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Al-Bab: A stumbling block for Erdogan in Syria

The Turkish military operation Euphrates Shield, in the course of which the Turkish army invaded Syria in August 2016, has lasted for almost half a year. Initially, the Turkish Army Command planned that its army would gloriously march along the Syrian-Turkish border and, assisted by the Ankara-backed ‘Free Syrian Army’, defeat the Kurdish Peshmerga units and push ISIS as far as possible from the border.

However, during five months of clashes, Turkey’s main achievement has been to advance towards the town of al-Bab, located only 30 km south of the Syria-Turkey border and still controlled by Islamic State forces. The Turkish operation within al-Bab town limits started on Nov. 6, 2016. Initially, about 1,500 FSA militants aided by 3,000 Turkish troops, some 40 tanks and more than 15 armoured personnel carriers attacked the town. In addition, the Turkish air force regularly bombed and still keeps bombing IS positions in al-Bab.

It would be reasonable to assume that together with the FSA militants, the Turkish army would easily be able to overcome the terrorists’ resistance, whose forces, according to some sources, numbered no more than 1,000 fighters. However, the Turkish infantry and special forces were unable to accomplish the task.

According to official numbers, the army’s casualties at al-Bab alone have reached 34 personnel, while in the entire Euphrates Shield operation, Ankara lost 47 troops. The town has become a true stumbling block for Ankara and the armed groups it backs.

Turkey seems to be stuck in the region. Further proof of this is that on Jan. 10, another Turkish reinforcement convoy with soldiers and armed vehicles reached the outskirts of al-Bab.

 

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Convoy moving towards the Syrian border (photo: Milli Gazete)

Recall that in December 2016, advancing Turkish units and their allies gained western al-Bab suburbs and were preparing to start an offensive from the heights overlooking the town. However, a sudden counterattack by ISIS terrorists led to the badly trained FSA militants fleeing the battlefield. Then, Turkey’s forces lost more than a dozen tanks. What are the reasons for the Turkish army’s constant failures?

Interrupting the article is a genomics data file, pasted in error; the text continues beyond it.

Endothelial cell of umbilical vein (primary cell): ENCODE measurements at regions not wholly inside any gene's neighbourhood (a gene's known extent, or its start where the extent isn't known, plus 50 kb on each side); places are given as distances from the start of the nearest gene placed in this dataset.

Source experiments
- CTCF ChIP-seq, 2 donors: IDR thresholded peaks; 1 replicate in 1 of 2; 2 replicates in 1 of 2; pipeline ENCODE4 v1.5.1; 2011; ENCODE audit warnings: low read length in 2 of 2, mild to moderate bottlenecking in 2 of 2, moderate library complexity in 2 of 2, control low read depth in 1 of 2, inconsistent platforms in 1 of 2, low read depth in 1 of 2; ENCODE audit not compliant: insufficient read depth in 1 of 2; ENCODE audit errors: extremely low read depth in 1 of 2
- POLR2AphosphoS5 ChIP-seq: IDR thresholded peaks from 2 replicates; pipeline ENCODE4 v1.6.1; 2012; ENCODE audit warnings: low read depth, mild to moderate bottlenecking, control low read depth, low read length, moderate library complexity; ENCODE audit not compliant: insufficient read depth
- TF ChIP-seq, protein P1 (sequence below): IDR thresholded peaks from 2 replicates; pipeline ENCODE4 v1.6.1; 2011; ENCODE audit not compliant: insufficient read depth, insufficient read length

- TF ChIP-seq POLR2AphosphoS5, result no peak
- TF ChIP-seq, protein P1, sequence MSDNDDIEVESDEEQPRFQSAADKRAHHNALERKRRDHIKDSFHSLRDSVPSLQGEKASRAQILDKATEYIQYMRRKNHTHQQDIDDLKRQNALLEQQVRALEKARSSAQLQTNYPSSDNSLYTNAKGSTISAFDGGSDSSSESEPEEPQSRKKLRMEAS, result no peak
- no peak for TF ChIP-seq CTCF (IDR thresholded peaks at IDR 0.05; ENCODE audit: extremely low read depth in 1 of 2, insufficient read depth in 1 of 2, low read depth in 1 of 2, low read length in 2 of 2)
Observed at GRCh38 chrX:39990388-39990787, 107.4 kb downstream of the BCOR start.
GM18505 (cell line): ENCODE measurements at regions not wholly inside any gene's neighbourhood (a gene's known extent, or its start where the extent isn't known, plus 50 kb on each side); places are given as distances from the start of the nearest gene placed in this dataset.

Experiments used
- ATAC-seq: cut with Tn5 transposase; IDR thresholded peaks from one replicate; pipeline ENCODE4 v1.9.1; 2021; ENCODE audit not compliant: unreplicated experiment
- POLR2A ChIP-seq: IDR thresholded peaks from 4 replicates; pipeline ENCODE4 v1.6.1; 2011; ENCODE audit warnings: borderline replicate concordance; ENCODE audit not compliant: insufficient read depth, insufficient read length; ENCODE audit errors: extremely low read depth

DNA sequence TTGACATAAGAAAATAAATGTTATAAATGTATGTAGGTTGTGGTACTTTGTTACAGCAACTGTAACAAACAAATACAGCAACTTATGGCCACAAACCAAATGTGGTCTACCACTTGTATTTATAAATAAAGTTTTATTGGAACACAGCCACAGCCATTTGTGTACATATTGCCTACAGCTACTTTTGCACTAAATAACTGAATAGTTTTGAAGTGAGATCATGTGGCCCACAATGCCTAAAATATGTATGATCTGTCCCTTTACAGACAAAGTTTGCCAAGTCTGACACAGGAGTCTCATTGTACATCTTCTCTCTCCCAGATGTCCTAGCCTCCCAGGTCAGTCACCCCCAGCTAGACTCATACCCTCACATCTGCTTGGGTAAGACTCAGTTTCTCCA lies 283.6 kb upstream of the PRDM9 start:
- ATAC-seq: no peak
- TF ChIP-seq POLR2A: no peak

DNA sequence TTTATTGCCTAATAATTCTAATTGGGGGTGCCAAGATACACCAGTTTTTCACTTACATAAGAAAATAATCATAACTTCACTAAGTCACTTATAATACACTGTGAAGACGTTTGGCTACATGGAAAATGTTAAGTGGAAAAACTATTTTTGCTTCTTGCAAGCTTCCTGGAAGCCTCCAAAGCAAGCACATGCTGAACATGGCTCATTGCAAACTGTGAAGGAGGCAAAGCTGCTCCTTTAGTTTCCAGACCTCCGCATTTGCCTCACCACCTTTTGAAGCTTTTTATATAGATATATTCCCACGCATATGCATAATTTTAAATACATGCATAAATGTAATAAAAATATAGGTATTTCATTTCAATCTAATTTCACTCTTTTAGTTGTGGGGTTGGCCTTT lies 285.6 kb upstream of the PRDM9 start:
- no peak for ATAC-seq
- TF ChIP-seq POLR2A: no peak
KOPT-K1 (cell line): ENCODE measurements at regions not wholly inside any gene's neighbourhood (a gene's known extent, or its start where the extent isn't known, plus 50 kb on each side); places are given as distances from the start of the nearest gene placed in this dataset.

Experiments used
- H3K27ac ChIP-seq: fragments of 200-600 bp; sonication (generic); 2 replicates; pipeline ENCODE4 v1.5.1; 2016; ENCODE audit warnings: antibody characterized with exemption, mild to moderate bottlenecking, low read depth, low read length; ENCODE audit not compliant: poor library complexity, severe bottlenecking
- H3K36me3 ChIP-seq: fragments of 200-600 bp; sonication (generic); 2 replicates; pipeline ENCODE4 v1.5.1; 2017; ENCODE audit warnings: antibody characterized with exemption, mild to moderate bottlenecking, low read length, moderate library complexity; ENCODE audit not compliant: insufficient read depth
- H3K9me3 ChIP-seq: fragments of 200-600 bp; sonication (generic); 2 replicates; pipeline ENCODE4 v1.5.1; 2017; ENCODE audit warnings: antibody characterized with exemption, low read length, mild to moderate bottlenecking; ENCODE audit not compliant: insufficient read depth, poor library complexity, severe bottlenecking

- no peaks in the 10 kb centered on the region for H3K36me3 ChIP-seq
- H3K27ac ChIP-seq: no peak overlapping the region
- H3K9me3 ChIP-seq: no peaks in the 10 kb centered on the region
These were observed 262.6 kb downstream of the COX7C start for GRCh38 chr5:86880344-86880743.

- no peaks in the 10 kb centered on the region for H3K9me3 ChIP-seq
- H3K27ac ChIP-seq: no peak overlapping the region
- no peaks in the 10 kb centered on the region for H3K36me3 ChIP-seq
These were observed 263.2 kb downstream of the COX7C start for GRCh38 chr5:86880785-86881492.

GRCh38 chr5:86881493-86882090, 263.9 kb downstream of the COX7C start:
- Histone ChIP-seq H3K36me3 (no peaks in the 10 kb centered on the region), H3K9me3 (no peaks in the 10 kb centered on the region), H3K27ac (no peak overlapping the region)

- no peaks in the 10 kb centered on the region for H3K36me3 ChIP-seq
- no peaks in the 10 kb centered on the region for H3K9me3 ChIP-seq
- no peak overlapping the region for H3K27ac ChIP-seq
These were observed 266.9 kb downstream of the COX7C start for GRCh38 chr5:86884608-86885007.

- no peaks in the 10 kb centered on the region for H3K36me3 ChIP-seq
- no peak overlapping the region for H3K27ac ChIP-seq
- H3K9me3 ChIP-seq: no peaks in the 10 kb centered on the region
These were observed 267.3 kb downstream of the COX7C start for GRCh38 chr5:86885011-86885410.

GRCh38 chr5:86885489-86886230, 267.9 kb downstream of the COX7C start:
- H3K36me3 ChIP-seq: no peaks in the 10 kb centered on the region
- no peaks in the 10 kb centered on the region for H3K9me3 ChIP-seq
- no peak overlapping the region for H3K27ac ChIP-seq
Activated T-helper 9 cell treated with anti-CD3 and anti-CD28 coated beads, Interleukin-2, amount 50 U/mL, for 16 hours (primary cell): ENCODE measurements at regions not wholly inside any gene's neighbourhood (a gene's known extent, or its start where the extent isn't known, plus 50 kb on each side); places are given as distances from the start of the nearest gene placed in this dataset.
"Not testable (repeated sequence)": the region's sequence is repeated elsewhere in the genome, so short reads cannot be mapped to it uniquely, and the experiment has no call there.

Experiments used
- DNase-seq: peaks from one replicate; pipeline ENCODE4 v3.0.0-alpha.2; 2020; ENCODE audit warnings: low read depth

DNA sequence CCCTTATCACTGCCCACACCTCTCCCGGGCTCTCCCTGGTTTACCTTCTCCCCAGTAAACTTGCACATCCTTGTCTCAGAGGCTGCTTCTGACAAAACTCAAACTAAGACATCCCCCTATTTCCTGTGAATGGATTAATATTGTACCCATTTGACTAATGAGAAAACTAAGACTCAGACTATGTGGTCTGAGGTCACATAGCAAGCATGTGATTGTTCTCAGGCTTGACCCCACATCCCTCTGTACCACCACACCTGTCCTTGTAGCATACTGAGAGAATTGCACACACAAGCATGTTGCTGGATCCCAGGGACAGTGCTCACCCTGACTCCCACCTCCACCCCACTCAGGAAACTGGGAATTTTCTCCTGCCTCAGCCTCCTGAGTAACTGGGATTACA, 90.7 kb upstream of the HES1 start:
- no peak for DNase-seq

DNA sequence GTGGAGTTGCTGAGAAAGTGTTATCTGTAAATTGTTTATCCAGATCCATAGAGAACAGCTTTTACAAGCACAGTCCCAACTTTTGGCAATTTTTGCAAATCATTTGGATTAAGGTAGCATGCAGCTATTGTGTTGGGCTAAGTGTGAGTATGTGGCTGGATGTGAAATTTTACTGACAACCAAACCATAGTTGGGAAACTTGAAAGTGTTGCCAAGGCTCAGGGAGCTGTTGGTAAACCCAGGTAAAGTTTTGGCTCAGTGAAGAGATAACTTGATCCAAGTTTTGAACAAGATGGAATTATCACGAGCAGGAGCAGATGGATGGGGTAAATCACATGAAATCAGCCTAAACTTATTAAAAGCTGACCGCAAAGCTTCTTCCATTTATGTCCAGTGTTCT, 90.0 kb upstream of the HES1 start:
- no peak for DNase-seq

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One of the Turkish tanks captured by ISIS during the counterattack on Dec. 21 (a still from the video released by the IS)

 

Obviously, the situation in al-Bab is influenced by the social and political conditions in Turkey and worldwide. One of the primary goals of the Euphrates Shield operation was to prevent Kurdish forces from expanding their control of territories along the Turkish border. This goal was successfully achieved by Ankara. However, this accomplishment caused friction between Turkey and the U.S., as Washington supports the Kurds who also aim to capture al-Bab. The FSA and Turkish military are fighting on two fronts: against ISIS and against the Kurds.

Turkish President Recep Tayyip Erdogan is also facing domestic troubles, including an increased internal terrorist threat and continuing repression and purgings which have dealt a great blow to the Turkish army. Popular discontent is on the rise in Turkey. Under these difficult domestic circumstances, a major military operation in the neighboring country of Syria may well pave the way for another coup attempt.

Moreover, the combat effectiveness of the FSA fighters, trained by western instructors, have proven to be to be extremely low.

Erdogan is facing a rather difficult quandary of getting bogged down near al-Bab while simultaneously waging war against ISIS and the Kurds and, in a worst-case scenario, facing the Syrian army fighting against the Turkish intervention. Either way, it’s evident that the Turkish blitzkrieg in northern Syria is turning out to be a failure.

 

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